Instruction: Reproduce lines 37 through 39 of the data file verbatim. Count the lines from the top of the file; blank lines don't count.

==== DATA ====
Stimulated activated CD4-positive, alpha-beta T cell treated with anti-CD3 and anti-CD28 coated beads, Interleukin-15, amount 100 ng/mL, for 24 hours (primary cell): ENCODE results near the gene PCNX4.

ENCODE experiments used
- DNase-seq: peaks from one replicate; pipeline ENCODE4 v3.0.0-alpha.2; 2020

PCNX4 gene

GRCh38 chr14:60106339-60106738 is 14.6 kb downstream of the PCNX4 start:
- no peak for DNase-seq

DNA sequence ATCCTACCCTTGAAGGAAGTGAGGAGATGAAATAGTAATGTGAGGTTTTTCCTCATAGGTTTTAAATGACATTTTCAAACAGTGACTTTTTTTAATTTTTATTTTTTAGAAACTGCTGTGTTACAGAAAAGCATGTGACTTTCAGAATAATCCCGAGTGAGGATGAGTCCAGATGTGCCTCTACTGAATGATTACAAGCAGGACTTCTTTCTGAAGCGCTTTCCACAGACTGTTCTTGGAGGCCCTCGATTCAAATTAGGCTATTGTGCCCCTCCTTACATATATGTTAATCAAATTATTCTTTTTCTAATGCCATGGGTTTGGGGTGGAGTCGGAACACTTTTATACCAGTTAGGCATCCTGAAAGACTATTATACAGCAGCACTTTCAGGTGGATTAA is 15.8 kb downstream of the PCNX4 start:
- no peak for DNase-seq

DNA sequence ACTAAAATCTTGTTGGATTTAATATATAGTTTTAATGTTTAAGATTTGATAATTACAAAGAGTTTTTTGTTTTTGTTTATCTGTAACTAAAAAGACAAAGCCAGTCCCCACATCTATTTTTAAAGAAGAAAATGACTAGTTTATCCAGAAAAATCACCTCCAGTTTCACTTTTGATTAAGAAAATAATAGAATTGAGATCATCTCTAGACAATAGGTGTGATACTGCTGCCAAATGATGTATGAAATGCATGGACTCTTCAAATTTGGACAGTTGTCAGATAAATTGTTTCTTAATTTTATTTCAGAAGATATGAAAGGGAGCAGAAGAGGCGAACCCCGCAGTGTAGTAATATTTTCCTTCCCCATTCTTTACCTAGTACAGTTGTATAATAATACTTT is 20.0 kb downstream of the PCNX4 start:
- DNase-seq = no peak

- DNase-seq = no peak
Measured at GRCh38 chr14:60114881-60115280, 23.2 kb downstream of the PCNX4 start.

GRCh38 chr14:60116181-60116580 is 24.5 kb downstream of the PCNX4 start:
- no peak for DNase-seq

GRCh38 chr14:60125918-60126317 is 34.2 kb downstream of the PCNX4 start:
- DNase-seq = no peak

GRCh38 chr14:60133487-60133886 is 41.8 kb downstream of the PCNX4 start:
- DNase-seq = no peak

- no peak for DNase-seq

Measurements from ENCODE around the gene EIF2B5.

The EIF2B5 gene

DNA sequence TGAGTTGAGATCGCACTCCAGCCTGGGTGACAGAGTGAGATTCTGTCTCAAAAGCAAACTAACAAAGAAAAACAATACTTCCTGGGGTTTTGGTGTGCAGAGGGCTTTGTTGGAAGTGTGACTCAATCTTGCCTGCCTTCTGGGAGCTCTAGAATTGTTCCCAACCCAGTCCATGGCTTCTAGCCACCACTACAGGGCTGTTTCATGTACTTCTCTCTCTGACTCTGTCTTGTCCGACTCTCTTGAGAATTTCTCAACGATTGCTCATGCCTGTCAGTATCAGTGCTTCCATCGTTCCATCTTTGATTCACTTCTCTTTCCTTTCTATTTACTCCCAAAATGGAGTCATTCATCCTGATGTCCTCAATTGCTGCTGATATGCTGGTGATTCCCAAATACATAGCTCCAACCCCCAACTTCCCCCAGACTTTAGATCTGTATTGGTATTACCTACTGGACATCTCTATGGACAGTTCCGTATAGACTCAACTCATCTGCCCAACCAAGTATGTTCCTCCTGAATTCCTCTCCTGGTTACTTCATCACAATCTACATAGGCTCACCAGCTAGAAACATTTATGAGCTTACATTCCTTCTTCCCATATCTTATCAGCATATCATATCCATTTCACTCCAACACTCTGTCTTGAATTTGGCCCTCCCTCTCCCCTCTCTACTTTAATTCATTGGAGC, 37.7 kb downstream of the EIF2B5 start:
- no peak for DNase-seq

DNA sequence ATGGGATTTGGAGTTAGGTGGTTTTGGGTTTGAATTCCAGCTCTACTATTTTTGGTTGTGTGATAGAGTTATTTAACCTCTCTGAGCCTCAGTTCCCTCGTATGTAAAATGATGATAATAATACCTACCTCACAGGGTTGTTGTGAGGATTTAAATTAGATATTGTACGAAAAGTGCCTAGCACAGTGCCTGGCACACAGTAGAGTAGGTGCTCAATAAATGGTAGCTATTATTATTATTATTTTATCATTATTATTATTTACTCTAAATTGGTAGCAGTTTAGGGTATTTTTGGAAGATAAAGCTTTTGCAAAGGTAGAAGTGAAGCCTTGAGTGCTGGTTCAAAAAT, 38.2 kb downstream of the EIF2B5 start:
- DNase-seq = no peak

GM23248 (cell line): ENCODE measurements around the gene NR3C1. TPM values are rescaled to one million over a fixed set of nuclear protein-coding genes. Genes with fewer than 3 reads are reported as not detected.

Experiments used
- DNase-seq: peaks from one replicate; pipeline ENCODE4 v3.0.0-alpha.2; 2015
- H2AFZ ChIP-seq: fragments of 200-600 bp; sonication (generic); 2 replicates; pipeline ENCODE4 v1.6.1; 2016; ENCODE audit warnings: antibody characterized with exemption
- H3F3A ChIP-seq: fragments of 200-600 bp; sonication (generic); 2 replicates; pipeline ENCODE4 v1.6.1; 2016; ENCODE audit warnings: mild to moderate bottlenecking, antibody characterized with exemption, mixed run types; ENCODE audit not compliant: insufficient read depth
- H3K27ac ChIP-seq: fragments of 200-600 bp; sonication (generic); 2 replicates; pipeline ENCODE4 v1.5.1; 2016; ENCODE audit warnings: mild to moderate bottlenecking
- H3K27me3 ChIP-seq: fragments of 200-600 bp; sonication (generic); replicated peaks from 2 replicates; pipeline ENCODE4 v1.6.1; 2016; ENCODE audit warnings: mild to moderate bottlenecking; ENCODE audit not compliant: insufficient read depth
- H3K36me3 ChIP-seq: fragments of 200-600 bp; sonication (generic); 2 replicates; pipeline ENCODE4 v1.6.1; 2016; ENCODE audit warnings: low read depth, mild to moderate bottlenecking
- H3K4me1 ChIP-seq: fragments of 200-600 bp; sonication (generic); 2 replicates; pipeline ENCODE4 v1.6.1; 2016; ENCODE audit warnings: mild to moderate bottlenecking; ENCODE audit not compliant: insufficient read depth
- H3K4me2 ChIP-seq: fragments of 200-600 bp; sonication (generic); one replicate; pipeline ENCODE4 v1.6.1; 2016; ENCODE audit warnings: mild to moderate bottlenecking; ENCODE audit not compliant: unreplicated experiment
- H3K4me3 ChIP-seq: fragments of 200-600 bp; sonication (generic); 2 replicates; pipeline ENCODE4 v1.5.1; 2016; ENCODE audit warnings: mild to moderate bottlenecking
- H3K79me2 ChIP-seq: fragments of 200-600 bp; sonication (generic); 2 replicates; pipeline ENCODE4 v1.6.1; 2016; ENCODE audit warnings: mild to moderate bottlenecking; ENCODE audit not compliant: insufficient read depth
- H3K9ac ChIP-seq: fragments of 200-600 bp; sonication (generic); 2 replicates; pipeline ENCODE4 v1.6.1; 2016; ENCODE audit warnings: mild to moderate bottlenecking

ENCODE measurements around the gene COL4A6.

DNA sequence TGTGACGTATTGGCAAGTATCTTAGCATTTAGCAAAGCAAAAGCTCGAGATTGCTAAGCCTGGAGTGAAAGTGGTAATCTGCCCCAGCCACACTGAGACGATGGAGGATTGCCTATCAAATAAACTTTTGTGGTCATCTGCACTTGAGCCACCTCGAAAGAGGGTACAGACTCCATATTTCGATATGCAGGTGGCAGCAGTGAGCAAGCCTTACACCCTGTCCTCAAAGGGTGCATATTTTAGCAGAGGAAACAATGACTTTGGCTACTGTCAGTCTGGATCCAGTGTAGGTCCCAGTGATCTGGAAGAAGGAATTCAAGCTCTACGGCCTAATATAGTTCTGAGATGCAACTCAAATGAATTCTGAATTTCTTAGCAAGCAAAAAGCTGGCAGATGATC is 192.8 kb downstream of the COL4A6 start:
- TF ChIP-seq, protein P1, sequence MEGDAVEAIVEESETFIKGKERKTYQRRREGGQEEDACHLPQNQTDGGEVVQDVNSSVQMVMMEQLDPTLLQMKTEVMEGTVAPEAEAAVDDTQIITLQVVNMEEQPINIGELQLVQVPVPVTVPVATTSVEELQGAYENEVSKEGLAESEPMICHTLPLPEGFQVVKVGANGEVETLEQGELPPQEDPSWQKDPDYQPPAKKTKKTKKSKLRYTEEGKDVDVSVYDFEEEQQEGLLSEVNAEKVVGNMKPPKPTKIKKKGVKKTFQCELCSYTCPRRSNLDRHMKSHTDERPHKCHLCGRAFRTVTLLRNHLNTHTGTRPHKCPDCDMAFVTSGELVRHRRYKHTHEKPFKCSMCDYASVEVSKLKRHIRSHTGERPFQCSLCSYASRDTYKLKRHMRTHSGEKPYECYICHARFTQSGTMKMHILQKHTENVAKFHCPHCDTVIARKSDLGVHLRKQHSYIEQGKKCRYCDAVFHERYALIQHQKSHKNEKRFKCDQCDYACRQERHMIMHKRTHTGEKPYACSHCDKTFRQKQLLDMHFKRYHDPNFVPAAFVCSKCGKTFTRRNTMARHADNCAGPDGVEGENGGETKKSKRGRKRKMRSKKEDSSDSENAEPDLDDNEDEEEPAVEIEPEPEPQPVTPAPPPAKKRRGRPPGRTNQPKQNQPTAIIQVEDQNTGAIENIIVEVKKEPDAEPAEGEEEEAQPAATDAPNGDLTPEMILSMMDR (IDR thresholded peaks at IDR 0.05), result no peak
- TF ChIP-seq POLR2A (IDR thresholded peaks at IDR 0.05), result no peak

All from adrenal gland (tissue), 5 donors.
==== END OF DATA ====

- H3K79me2 ChIP-seq: fragments of 200-600 bp; sonication (generic); 2 replicates; pipeline ENCODE4 v1.6.1; 2016; ENCODE audit warnings: mild to moderate bottlenecking; ENCODE audit not compliant: insufficient read depth
- H3K9ac ChIP-seq: fragments of 200-600 bp; sonication (generic); 2 replicates; pipeline ENCODE4 v1.6.1; 2016; ENCODE audit warnings: mild to moderate bottlenecking

ENCODE measurements around the gene COL4A6.